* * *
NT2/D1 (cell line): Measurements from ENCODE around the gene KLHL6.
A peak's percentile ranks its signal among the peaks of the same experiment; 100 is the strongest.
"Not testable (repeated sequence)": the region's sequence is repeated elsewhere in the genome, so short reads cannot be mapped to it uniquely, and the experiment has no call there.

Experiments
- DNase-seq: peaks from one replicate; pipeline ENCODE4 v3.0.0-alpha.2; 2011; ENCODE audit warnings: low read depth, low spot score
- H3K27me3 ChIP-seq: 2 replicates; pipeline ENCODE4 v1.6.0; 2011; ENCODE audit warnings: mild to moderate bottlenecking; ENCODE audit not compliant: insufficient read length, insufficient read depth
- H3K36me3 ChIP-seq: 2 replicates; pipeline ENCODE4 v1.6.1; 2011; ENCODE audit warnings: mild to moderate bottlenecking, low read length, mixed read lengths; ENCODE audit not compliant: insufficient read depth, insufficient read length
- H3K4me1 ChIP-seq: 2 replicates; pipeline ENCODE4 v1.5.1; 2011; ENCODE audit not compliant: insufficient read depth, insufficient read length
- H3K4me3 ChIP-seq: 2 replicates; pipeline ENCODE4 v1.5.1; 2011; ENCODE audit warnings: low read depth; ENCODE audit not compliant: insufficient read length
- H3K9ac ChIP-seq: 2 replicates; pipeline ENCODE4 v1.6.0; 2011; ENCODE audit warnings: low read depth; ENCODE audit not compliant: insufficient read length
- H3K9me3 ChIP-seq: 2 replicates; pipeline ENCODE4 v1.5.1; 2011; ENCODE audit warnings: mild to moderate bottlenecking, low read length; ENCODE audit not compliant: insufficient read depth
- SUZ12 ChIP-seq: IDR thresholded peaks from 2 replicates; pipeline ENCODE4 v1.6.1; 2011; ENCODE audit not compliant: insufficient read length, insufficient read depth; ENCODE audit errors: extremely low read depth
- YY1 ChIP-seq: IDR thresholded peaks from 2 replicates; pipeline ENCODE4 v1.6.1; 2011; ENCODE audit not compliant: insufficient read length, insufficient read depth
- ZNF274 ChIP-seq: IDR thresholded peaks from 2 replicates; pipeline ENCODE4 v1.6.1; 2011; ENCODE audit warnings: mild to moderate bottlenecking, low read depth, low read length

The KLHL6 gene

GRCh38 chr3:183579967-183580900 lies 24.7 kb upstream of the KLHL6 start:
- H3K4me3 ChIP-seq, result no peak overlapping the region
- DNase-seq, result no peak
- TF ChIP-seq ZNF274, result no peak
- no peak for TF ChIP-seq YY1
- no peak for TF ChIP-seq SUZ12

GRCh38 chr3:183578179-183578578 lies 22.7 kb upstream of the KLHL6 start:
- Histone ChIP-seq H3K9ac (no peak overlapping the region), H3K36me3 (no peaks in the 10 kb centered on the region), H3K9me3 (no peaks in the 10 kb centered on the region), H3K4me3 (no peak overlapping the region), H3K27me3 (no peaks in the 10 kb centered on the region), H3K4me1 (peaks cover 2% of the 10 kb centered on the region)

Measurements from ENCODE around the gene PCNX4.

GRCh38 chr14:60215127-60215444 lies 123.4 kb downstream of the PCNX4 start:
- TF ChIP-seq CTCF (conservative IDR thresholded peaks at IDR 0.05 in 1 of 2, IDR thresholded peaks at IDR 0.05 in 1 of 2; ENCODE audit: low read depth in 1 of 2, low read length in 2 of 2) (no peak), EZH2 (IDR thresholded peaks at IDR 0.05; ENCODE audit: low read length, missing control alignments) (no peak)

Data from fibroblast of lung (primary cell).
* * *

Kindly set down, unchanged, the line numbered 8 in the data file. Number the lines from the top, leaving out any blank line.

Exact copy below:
- H3K4me1 ChIP-seq: 2 replicates; pipeline ENCODE4 v1.5.1; 2011; ENCODE audit not compliant: insufficient read depth, insufficient read length